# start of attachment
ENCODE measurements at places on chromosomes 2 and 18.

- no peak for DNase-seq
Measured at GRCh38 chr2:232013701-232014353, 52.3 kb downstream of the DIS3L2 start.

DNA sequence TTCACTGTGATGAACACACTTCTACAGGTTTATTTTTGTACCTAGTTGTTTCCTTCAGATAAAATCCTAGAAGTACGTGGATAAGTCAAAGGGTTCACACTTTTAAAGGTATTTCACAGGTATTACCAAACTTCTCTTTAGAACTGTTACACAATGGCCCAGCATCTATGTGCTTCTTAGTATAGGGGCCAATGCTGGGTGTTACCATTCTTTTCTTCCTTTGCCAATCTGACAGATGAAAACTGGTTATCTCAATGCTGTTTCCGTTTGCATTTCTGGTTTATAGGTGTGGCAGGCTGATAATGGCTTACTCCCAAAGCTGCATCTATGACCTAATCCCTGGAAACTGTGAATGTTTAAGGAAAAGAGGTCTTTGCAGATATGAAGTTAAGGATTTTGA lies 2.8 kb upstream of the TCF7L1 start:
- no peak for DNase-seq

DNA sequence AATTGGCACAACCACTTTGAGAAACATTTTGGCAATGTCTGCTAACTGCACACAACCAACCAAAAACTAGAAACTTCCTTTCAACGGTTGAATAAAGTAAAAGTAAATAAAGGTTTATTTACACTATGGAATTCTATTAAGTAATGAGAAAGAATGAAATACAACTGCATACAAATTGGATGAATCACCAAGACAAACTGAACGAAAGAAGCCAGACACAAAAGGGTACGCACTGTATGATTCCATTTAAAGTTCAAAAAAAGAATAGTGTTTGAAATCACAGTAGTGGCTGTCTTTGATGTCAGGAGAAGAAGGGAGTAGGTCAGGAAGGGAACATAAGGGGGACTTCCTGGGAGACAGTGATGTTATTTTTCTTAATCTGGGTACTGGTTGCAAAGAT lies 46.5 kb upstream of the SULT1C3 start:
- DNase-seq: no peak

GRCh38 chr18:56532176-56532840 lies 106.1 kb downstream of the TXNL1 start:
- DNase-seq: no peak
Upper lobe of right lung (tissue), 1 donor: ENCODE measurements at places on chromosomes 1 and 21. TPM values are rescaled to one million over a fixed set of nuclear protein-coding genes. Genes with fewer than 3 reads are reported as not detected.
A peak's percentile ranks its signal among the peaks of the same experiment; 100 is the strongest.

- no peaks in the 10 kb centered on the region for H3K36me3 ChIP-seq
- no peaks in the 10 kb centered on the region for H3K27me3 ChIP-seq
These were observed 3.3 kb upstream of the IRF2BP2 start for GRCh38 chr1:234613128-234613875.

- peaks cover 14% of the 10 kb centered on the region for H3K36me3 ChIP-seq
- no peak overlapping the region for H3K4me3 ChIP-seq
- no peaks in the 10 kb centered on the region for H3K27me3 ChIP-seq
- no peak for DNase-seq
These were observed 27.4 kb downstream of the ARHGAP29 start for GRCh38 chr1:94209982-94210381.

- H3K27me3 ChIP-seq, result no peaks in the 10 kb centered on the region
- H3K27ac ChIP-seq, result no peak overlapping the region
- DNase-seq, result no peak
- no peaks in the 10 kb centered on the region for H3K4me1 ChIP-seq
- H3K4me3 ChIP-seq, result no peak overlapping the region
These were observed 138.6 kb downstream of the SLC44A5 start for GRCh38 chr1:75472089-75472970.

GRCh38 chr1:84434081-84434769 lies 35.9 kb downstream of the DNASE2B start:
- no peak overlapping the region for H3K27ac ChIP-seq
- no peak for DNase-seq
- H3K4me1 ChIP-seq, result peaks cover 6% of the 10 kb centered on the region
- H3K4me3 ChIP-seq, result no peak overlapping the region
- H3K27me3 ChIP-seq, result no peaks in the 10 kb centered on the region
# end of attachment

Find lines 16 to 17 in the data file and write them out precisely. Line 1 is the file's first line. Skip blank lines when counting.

- no peak overlapping the region for H3K4me3 ChIP-seq
- no peaks in the 10 kb centered on the region for H3K27me3 ChIP-seq